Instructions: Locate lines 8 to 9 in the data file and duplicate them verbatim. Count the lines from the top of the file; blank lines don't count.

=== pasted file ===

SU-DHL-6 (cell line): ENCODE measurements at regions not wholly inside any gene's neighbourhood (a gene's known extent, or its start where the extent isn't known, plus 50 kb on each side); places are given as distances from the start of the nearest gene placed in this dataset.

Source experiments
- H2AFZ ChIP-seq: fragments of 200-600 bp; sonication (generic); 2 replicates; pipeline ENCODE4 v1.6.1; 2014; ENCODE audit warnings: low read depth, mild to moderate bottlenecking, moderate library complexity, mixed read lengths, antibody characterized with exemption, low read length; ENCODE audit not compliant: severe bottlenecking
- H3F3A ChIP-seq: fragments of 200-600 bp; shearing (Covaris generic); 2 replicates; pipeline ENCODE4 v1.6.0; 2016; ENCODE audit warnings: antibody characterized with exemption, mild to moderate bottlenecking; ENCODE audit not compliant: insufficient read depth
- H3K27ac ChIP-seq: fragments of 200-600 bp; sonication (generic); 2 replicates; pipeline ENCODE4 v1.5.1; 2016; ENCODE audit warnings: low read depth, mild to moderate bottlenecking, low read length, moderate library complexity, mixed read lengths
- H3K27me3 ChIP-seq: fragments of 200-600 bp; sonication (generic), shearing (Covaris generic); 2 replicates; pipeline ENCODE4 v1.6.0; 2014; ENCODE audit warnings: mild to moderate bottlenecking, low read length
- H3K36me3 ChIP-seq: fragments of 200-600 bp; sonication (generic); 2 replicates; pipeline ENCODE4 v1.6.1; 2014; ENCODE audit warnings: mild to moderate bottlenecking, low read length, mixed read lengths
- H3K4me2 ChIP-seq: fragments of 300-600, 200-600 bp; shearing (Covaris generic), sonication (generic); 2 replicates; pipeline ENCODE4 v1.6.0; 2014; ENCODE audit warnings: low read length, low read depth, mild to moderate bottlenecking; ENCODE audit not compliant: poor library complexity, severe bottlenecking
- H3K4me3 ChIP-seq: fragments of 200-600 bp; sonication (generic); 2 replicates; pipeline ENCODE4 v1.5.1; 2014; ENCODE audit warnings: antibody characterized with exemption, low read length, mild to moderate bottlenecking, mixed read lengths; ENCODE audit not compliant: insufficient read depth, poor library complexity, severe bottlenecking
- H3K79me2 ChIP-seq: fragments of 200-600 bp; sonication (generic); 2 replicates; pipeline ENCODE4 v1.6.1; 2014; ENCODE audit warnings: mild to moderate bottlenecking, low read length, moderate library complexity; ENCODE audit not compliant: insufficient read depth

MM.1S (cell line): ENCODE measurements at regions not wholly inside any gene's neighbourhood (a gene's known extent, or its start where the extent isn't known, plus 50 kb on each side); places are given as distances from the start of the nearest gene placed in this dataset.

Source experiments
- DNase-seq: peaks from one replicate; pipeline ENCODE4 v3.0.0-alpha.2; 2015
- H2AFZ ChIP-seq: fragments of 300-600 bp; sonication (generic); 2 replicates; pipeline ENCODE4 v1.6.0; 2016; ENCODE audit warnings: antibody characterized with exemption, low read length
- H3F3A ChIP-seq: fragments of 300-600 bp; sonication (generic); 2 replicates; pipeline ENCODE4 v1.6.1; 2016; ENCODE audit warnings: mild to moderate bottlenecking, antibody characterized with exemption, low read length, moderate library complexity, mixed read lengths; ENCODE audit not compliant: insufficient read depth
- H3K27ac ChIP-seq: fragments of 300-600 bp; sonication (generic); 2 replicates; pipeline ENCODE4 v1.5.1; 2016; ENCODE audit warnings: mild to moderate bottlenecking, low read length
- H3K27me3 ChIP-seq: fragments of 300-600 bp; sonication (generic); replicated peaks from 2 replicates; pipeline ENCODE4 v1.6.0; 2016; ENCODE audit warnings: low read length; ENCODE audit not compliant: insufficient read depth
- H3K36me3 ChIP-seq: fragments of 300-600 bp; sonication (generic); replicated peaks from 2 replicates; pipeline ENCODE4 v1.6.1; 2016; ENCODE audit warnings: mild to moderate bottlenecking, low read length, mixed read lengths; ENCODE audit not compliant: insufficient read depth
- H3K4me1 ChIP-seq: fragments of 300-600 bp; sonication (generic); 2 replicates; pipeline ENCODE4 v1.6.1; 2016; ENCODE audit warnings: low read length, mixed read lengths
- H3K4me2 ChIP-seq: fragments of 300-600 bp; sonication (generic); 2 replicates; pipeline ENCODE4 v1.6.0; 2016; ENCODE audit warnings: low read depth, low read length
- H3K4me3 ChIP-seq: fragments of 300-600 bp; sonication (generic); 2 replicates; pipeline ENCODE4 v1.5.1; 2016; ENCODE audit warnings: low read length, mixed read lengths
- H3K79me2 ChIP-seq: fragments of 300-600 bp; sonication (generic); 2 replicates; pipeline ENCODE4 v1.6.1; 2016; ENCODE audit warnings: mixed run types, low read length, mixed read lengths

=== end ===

- H3K4me2 ChIP-seq: fragments of 300-600, 200-600 bp; shearing (Covaris generic), sonication (generic); 2 replicates; pipeline ENCODE4 v1.6.0; 2014; ENCODE audit warnings: low read length, low read depth, mild to moderate bottlenecking; ENCODE audit not compliant: poor library complexity, severe bottlenecking
- H3K4me3 ChIP-seq: fragments of 200-600 bp; sonication (generic); 2 replicates; pipeline ENCODE4 v1.5.1; 2014; ENCODE audit warnings: antibody characterized with exemption, low read length, mild to moderate bottlenecking, mixed read lengths; ENCODE audit not compliant: insufficient read depth, poor library complexity, severe bottlenecking